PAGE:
Do you smell something minty nearly every time you inhale, as though it’s coming from INSIDE your nose?

And you haven’t even eaten anything minty, either!

If you smell something minty coming from inside your nose, one of two possibilities comes to mind:

• There is something inside your nose that’s generating the scent of mint.

• The detection of this odor is imaginary, in that a source for this actual odor is absent, such as a bit of mint toothpaste up a nostril.

“Smelling things that are not present is called phantosmia,” says Gene Liu, MD, MMM, and Chief, Division of Otolaryngology, Cedars-Sinai Medical Group.

“This can be caused by a laundry list of reasons including seizure activity in the area of the brain that is associated with smell; irritation of the olfactory nerve from medications or trauma; atypical migraines; tumors in the area of the brain or along the nerve associated with the sense of smell; possibly some vitamin deficiencies; Parkinson’s; Alzheimer’s; and other neuropsychiatric disorders.”

Why would the odor be minty, of all things?

Dr. Liu explains, “Specifically, a minty smell does not ‘ring any bells’ for a particular cause.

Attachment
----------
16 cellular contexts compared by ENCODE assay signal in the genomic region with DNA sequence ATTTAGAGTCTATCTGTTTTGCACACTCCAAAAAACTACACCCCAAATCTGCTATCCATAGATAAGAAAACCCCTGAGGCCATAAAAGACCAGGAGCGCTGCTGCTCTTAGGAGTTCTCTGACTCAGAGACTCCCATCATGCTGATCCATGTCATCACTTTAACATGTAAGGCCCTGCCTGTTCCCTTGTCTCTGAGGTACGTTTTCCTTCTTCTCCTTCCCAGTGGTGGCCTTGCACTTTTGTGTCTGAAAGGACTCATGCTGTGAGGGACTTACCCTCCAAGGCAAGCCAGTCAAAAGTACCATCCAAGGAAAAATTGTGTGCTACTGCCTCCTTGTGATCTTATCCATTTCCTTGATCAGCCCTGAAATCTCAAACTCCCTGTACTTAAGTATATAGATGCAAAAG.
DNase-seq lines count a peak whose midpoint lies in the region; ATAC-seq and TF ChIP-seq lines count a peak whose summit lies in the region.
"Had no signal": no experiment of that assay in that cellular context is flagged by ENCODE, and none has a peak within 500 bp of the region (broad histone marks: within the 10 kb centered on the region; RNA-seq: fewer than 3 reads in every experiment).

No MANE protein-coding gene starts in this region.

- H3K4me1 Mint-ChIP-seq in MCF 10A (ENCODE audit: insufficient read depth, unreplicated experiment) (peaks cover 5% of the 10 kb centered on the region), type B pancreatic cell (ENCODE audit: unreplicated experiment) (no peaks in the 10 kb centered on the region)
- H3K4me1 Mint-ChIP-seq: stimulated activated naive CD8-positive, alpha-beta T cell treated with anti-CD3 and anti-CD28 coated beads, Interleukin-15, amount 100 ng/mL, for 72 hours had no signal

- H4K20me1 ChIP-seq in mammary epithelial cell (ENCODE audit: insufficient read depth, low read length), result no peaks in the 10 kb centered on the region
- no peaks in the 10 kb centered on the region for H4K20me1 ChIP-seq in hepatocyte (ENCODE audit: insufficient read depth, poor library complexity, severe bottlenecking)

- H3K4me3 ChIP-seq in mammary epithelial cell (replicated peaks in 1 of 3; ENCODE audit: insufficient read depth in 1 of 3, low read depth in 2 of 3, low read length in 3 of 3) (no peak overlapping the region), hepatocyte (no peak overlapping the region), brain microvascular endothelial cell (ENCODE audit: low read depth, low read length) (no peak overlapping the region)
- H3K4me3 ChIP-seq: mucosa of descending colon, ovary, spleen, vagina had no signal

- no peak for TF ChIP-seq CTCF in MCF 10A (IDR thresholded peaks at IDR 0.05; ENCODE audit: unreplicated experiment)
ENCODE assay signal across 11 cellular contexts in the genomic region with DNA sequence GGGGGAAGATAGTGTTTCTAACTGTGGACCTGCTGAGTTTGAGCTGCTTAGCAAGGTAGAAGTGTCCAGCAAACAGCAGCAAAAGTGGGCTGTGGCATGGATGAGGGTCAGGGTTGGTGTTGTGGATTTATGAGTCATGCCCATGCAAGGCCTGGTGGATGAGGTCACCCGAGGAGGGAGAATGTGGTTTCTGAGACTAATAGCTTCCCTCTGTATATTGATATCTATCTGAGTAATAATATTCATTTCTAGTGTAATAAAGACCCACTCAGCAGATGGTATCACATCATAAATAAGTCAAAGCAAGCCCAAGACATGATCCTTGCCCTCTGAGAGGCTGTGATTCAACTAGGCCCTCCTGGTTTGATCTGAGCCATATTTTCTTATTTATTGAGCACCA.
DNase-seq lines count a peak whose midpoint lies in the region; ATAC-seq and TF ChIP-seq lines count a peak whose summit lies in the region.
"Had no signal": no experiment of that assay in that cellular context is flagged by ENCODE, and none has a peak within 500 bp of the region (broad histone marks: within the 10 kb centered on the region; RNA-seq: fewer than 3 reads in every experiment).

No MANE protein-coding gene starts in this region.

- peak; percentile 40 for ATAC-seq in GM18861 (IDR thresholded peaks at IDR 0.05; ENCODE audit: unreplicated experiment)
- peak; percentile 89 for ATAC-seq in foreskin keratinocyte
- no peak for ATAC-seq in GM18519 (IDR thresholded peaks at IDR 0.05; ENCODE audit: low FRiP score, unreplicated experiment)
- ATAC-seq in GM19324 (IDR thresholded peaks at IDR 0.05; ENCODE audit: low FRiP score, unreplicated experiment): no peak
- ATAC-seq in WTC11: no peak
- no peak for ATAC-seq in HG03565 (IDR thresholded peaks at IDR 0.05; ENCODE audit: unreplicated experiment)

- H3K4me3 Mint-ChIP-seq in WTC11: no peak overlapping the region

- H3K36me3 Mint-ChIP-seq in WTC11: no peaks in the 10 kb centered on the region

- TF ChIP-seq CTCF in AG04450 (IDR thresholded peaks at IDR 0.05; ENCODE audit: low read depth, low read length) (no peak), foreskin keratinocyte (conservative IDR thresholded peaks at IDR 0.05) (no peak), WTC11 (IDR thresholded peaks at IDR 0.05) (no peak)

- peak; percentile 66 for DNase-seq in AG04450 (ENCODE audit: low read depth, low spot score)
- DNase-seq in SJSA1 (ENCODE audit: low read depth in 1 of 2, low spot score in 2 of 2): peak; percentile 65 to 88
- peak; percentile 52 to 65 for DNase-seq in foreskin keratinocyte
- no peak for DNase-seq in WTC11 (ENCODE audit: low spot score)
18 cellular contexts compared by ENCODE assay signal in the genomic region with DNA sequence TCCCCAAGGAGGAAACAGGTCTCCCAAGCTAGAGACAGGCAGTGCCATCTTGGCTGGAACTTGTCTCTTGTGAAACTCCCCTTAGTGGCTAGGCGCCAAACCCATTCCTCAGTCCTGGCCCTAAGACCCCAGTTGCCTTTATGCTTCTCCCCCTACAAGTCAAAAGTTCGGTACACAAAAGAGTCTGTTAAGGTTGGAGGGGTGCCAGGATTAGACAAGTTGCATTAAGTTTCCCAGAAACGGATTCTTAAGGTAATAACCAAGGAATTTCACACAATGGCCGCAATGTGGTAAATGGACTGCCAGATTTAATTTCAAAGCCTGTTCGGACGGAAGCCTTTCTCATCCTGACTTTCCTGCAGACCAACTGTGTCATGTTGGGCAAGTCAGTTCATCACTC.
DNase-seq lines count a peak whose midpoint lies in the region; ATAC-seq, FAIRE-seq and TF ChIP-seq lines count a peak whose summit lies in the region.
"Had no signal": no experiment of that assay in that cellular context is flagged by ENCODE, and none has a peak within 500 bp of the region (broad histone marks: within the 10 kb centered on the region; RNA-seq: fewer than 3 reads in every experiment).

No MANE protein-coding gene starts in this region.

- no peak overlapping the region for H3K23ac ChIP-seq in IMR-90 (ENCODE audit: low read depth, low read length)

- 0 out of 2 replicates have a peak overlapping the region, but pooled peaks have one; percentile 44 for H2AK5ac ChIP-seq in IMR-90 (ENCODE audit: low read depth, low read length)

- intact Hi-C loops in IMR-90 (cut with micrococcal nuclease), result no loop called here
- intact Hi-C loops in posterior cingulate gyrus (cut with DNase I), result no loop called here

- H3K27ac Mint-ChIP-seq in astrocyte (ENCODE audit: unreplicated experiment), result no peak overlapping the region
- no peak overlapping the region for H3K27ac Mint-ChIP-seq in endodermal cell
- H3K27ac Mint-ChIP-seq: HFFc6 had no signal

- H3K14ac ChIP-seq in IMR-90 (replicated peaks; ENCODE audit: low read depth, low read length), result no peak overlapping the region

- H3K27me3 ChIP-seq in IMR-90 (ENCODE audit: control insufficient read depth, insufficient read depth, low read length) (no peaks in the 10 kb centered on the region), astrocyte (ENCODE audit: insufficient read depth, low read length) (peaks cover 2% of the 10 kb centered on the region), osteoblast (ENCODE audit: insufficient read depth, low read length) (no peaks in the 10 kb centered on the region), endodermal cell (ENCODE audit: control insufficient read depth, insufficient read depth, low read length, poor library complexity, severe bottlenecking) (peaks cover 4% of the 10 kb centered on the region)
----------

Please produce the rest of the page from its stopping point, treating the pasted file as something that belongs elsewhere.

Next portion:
“There is also no mention in the medical literature about a minty smell being any more or less common than other smells in cases of phantosmia,” which are often of a burning or smoky nature.

“If you are experiencing phantosmia of any kind, a visit to your doctor is probably a good idea given some of the rare, but potentially serious, causes.

“Thankfully, most cases of phantosmia tend to go away on their own and usually are not associated with any serious medical issues.”

If you have a mint smell up your nose, or at least, it seems that way, have you checked around to see if any external agents might be causing this, such as a spot of toothpaste high up on your shirt?

Dr. Liu’s clinical areas of focus cover a broad range including surgery of the head and neck, sinuses and thyroid, and disorders of the ears, salivary glands and vocal cords.
Lorra Garrick has been covering medical, fitness and cybersecurity topics for many years, having written thousands of articles for print magazines and websites, including as a ghostwriter. She’s also a former ACE-certified personal trainer.  


Top image: ©Lorra Garrick